Perturbing initial conditions is a popular way to study how changes to atmospheric variables at the beginning of a forecast evolve to influence the state later in time. Data assimilation observation impact experiments such as those conducted in HM2007 fall under this type of perturbation strategy and are widely used to make conclusions about how certain assimilated observations add skill to forecasts. Chaos seeding through the rapid propagation of numerical noise, however, can substantially cloud the interpretation of these types of experiments. Figures 4 and 5 show an example of these adverse effects for a simulation begun at 0000 UTC 19 May 2013. The 4-km domain (shown in Fig. 2) was used to simulate heavy precipitation in the southeastern United States. This simulation used boundary conditions from the 12-km parent domain, and both domains were initialized by Global Forecast System (GFS) initial conditions (GFS forecasts are also used for boundary conditions for the 12-km grid). With the exception of no cumulus parameterization and a 20-s time step, the 4-km simulation utilizes the same physics as the 12-km grid. Figure 4 shows a subset of the 4-km control simulation over the southeastern United States, depicting 6-h precipitation valid at both 6- and 30-h simulation times. Localized areas of 6-h precipitation up to roughly 25 mm appear by 6-h forecast time, and by 30-h forecast time, mesoscale areas of precipitation with finer-scale local maxima reaching well over 40 mm appear in Georgia and the Carolinas.

Fig. 4.

Control 6-h accumulated precipitation over a portion of the 4-km domain valid at (left) 6- and (right) 30-h simulation time.

Fig. 4.

Control 6-h accumulated precipitation over a portion of the 4-km domain valid at (left) 6- and (right) 30-h simulation time.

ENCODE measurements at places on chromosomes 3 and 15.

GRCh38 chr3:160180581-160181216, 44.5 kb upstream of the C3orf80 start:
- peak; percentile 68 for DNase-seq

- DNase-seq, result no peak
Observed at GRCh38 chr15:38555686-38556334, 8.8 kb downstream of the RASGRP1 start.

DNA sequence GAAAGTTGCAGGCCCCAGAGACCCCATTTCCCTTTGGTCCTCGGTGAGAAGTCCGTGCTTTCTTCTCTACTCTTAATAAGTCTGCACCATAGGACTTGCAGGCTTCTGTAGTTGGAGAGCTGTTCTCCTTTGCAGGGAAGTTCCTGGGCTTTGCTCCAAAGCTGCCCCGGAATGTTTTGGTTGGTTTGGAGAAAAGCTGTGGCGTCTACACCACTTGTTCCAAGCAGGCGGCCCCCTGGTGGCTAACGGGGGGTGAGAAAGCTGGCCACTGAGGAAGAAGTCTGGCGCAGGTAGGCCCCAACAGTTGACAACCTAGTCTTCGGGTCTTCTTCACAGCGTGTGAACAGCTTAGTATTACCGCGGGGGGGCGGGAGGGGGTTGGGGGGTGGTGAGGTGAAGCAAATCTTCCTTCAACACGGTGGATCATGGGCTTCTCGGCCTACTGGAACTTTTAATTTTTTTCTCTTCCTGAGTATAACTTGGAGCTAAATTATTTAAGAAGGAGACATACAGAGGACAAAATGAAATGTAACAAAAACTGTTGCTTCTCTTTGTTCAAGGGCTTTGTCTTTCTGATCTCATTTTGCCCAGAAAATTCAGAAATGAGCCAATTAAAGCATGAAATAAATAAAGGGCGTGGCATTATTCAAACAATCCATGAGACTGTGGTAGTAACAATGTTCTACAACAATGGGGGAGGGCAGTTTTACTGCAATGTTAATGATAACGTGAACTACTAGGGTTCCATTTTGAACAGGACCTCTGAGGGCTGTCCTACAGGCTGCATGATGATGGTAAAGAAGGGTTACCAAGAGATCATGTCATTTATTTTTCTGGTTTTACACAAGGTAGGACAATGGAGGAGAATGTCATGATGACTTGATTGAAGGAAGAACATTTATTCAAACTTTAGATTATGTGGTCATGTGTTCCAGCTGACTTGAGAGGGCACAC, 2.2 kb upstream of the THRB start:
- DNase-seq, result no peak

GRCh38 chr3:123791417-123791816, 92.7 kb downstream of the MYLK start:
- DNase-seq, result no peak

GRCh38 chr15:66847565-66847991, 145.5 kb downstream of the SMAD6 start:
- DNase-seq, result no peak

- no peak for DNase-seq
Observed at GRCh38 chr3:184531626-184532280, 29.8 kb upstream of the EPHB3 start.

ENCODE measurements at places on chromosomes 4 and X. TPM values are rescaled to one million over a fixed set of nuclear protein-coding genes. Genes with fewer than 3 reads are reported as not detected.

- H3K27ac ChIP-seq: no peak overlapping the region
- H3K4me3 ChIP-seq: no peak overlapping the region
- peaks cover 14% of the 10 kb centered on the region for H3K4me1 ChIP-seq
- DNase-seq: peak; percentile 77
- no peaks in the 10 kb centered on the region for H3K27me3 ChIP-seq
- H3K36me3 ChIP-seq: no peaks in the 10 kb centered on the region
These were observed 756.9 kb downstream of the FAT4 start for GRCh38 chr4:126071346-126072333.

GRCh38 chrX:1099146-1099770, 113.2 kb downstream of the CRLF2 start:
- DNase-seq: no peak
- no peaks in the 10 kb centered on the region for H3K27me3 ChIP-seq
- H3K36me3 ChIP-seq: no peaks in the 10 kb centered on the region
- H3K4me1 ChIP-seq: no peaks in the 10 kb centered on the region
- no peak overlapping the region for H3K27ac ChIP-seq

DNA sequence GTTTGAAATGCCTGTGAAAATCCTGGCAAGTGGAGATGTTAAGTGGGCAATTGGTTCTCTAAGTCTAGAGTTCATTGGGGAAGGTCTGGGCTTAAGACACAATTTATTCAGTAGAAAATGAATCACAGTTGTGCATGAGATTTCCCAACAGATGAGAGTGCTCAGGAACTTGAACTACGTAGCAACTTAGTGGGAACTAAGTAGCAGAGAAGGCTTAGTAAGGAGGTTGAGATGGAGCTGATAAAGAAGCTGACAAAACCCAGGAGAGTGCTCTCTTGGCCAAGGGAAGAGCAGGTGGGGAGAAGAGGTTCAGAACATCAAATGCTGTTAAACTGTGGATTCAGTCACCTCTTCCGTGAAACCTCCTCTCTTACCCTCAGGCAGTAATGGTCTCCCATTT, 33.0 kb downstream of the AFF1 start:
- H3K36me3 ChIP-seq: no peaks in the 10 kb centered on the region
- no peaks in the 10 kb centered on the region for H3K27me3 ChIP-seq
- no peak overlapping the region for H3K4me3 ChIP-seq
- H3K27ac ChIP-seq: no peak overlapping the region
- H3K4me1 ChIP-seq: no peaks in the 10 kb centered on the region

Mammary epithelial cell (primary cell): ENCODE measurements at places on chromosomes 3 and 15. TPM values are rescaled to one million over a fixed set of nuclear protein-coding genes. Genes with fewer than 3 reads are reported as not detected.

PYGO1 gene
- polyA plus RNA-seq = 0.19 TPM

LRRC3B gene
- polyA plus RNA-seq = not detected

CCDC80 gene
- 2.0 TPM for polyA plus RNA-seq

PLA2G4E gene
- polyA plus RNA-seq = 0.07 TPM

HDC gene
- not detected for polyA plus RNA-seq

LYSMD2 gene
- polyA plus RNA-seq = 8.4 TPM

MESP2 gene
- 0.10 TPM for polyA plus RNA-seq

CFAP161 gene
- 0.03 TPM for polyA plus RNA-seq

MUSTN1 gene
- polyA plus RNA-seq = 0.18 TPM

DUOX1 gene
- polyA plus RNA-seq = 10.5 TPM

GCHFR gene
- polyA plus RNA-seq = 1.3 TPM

Fig. 5.

Accumulated 6-h precipitation differences (left) between the control simulation and the simulation with soil moisture perturbed in the Carolinas (realistic) and (right) between the control simulation and the simulation with soil moisture perturbed in western NV at the location shown in Fig. 2 (unrealistic) at 6-, 12-, and 30-h simulation times.

Fig. 5.

Accumulated 6-h precipitation differences (left) between the control simulation and the simulation with soil moisture perturbed in the Carolinas (realistic) and (right) between the control simulation and the simulation with soil moisture perturbed in western NV at the location shown in Fig. 2 (unrealistic) at 6-, 12-, and 30-h simulation times.

Figure 5 depicts the differences in 6-h precipitation at 6-, 12-, and 30-h forecast times from two independent sets of perturbation experiments. The left column shows differences in precipitation resulting from an initial-condition soil moisture perturbation of 1 in. of added water (to simulate irrigation) made under the area where precipitation differences begin to appear in the control run (indicated by the pale yellow box in the top-left panel)—this perturbation was designed in a way that one might expect precipitation could be directly influenced by soil moisture and is referred to as the “realistic” experiment. The right column represents precipitation differences resulting from a perturbation of the same magnitude at a single grid point in western Nevada (shown in Fig. 2)—these differences represent the rapid growth of numerical noise that quickly spreads from the perturbation location in Nevada across the entire domain and are referred to here as “unrealistic.” Figure 5 shows that by 12-h forecast time, the nature of the differences for both perturbation strategies are very similar, and by 30-h forecast time, both experiments show larger-scale 6-h precipitation differences of around 200 mm. While some differences in detail are evident in these difference fields, the differences exhibit similar characteristics among the two experiments in terms of magnitude and spatial nature. In fact, several other unrealistic experiments, performed by simply moving the perturbation location in western Nevada by a grid point or two, produce differences very similar to those between the unrealistic and realistic experiments shown in Fig. 5.